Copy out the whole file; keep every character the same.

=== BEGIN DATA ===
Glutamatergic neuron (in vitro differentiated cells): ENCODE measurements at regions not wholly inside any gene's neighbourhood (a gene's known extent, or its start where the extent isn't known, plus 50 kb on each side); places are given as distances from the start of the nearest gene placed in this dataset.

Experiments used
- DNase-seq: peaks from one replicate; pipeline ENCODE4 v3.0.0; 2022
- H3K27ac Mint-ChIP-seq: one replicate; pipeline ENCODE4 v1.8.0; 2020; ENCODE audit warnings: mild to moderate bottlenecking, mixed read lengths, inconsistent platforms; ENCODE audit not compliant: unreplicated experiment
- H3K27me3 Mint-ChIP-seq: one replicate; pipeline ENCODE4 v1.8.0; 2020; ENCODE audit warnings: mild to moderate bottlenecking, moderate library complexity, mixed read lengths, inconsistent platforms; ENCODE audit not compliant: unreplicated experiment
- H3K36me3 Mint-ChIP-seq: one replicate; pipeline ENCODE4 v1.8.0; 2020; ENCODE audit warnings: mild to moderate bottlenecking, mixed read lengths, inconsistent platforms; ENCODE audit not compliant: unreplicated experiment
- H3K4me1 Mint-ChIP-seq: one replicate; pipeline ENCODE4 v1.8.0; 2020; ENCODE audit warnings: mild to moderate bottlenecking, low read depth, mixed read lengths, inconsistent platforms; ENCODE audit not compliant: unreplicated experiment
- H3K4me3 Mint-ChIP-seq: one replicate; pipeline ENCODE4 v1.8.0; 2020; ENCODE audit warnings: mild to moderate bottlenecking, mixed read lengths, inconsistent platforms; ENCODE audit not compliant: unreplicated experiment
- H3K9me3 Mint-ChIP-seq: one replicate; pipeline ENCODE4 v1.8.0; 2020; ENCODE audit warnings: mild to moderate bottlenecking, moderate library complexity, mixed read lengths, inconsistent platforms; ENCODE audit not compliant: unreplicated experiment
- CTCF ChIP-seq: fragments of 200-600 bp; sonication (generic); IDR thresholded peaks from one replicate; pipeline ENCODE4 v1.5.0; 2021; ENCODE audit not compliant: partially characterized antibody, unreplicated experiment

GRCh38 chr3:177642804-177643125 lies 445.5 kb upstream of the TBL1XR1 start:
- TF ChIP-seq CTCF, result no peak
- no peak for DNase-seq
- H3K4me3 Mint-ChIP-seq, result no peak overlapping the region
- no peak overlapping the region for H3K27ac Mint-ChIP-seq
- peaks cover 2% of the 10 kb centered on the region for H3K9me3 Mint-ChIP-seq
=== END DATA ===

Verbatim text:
Glutamatergic neuron (in vitro differentiated cells): ENCODE measurements at regions not wholly inside any gene's neighbourhood (a gene's known extent, or its start where the extent isn't known, plus 50 kb on each side); places are given as distances from the start of the nearest gene placed in this dataset.

Experiments used
- DNase-seq: peaks from one replicate; pipeline ENCODE4 v3.0.0; 2022
- H3K27ac Mint-ChIP-seq: one replicate; pipeline ENCODE4 v1.8.0; 2020; ENCODE audit warnings: mild to moderate bottlenecking, mixed read lengths, inconsistent platforms; ENCODE audit not compliant: unreplicated experiment
- H3K27me3 Mint-ChIP-seq: one replicate; pipeline ENCODE4 v1.8.0; 2020; ENCODE audit warnings: mild to moderate bottlenecking, moderate library complexity, mixed read lengths, inconsistent platforms; ENCODE audit not compliant: unreplicated experiment
- H3K36me3 Mint-ChIP-seq: one replicate; pipeline ENCODE4 v1.8.0; 2020; ENCODE audit warnings: mild to moderate bottlenecking, mixed read lengths, inconsistent platforms; ENCODE audit not compliant: unreplicated experiment
- H3K4me1 Mint-ChIP-seq: one replicate; pipeline ENCODE4 v1.8.0; 2020; ENCODE audit warnings: mild to moderate bottlenecking, low read depth, mixed read lengths, inconsistent platforms; ENCODE audit not compliant: unreplicated experiment
- H3K4me3 Mint-ChIP-seq: one replicate; pipeline ENCODE4 v1.8.0; 2020; ENCODE audit warnings: mild to moderate bottlenecking, mixed read lengths, inconsistent platforms; ENCODE audit not compliant: unreplicated experiment
- H3K9me3 Mint-ChIP-seq: one replicate; pipeline ENCODE4 v1.8.0; 2020; ENCODE audit warnings: mild to moderate bottlenecking, moderate library complexity, mixed read lengths, inconsistent platforms; ENCODE audit not compliant: unreplicated experiment
- CTCF ChIP-seq: fragments of 200-600 bp; sonication (generic); IDR thresholded peaks from one replicate; pipeline ENCODE4 v1.5.0; 2021; ENCODE audit not compliant: partially characterized antibody, unreplicated experiment

GRCh38 chr3:177642804-177643125 lies 445.5 kb upstream of the TBL1XR1 start:
- TF ChIP-seq CTCF, result no peak
- no peak for DNase-seq
- H3K4me3 Mint-ChIP-seq, result no peak overlapping the region
- no peak overlapping the region for H3K27ac Mint-ChIP-seq
- peaks cover 2% of the 10 kb centered on the region for H3K9me3 Mint-ChIP-seq